The MPUC will conduct an extensive independent review of Minnesota Power’s rate request before setting final rates in late 2017 or early 2018. Minnesota Power may change the rate request in February 2017 given the expected increase in electricity use by large industrial customers. The proposed rate increases will affect individual customers differently, depending on electric use and customer type. The table below (click to enlarge) shows current monthly bills, the effect of the interim rates and Renewable Resources Rider reduction, and the proposed final monthly increase.

Rate Table

(Updated 2/28/17)

*If the $39 million increase we requested is approved by the MPUC in early 2018, the average residential bill will increase from $81 a month to $92.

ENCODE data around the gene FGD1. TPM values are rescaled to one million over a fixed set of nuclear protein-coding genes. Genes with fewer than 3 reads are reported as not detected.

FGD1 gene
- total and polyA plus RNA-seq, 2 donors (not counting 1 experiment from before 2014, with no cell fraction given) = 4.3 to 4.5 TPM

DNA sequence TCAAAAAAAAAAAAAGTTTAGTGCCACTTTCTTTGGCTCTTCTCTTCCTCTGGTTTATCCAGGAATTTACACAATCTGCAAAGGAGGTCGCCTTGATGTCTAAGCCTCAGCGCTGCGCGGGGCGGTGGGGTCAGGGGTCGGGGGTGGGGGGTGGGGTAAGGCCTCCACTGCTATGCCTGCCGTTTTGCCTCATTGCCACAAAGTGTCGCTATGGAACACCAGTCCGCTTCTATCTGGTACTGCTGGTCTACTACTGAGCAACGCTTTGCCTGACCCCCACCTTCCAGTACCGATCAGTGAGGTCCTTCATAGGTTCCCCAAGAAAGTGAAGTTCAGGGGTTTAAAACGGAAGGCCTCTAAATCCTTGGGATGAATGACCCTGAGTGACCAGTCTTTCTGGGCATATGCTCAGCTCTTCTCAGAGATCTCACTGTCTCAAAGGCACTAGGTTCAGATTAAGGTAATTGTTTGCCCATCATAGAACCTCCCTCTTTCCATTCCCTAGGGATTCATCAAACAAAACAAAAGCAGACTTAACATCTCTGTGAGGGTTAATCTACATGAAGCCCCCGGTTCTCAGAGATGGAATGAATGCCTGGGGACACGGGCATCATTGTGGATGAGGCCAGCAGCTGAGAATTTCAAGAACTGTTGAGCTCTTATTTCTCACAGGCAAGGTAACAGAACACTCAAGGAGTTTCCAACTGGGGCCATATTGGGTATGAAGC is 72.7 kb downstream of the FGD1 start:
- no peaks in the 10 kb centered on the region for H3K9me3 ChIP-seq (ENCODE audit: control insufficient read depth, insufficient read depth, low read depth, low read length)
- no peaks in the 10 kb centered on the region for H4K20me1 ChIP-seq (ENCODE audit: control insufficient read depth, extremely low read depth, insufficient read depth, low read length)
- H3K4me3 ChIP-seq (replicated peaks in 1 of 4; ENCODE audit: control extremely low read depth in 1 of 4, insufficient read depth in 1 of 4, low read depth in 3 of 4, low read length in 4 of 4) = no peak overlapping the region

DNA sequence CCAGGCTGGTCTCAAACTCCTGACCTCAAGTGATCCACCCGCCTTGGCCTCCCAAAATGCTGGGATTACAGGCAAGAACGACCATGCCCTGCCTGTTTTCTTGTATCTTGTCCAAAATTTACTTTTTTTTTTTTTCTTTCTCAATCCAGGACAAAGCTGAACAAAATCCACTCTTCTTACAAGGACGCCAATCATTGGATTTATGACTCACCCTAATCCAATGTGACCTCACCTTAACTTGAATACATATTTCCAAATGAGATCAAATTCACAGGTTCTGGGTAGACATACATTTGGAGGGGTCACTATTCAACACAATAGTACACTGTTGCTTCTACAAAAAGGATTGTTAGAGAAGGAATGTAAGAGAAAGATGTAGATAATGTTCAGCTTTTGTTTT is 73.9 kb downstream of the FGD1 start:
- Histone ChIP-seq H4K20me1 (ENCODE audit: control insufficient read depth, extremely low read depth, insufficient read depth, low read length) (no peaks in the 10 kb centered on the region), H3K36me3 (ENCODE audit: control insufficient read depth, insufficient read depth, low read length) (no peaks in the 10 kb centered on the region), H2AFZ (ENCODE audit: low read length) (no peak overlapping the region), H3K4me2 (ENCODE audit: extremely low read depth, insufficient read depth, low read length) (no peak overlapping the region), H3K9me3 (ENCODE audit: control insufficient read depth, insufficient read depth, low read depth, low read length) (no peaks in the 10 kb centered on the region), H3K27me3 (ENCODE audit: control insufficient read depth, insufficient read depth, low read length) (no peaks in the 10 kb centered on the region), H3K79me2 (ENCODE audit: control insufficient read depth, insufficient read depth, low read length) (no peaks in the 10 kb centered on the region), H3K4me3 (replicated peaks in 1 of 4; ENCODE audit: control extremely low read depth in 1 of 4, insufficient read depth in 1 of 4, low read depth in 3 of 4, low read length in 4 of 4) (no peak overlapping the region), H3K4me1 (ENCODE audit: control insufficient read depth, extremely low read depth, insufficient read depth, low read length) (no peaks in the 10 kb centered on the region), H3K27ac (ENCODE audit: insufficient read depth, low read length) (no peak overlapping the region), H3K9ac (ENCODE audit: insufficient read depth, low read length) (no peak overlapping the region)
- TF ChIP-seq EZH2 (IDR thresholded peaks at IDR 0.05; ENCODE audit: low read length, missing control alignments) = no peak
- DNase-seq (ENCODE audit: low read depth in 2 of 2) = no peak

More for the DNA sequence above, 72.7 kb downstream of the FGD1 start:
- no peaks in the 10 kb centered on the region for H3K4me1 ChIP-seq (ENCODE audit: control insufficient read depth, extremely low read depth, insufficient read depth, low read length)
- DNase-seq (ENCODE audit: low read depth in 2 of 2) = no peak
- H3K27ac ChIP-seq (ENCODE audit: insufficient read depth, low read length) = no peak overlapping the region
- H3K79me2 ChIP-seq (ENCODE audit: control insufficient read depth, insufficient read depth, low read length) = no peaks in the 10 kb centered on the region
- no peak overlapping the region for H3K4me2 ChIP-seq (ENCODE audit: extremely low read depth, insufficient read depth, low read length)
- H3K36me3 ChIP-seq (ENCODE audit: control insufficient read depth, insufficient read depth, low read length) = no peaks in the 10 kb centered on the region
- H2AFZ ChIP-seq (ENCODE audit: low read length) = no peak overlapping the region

2016 Rate Review Filing

Complete filing will be available once received by the MPUC.

Volume I - General Filing PDF

Transmittal Letter
Index
Statement Regarding Trade Secret Information
Summary of Filing
Notice of Change in Rates
Completeness Checklist
Proposed Notices to Counties and Municipalities
List of Counties and Cities Service List
Certificate of Service
Service List

David J. McMillan
Rate Case Overview

Patrick L. Cutshall
Capital Structure, Cost of Capital, and Retirement Plan Accounting

Robert B. Hevert
Return on Common Equity

Herbert G. Minke, III
Regulatory Accounting

Steven W. Morris
Financial Accounting

Joshua J. Skelton
Generation

Christopher E. Fleege
Transmission and Distribution

Nicole R. Johnson
Employee Compensation

Julie I. Pierce
Sales Forecast and Asset-Based Wholesale Energy Transactions

Michael A. Perala
Large Power Customer Demand and Forecasting

Leann S. Oehlerking-Boes
Fuel Clause Adjustment

Jamie L. Jago
Tax Matters

Stewart J. Shimmin
Jurisdictional Cost and Class Cost of Service Study

Tina S. Koecher
Customer Solutions

Marcia A. Podratz
Revenue Requirements, Rate Design, and Annual Rate Review Mechanism